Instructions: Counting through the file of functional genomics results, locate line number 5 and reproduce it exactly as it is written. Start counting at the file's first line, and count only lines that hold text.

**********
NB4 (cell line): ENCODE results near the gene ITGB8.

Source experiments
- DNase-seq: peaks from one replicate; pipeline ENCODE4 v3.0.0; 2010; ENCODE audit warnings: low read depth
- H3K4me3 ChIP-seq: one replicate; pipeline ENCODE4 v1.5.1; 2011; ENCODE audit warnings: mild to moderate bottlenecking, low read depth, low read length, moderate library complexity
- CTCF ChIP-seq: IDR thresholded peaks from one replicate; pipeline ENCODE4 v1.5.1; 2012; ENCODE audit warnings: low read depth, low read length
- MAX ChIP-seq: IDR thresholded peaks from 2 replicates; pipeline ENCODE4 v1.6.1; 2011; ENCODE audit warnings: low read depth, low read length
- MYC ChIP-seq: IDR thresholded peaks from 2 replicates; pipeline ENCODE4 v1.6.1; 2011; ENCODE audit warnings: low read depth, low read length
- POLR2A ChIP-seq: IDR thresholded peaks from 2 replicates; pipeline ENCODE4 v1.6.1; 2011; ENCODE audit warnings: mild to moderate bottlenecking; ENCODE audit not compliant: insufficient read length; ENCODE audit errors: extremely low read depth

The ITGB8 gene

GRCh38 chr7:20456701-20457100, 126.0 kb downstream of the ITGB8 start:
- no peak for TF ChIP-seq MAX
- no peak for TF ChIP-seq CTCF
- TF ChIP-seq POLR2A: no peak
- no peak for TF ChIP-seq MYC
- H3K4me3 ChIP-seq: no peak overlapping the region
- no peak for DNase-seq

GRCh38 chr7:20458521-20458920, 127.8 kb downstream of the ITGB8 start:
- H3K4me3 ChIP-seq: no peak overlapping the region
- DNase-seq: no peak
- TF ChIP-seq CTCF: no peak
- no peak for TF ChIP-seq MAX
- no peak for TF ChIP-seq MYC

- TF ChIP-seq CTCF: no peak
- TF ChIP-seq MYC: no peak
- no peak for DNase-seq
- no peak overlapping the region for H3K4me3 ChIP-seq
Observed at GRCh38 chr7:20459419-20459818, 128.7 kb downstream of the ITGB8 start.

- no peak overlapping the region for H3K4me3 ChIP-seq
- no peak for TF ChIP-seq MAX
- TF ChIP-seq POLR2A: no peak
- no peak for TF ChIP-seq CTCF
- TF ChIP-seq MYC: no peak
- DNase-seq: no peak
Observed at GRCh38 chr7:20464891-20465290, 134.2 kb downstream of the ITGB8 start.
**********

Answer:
- CTCF ChIP-seq: IDR thresholded peaks from one replicate; pipeline ENCODE4 v1.5.1; 2012; ENCODE audit warnings: low read depth, low read length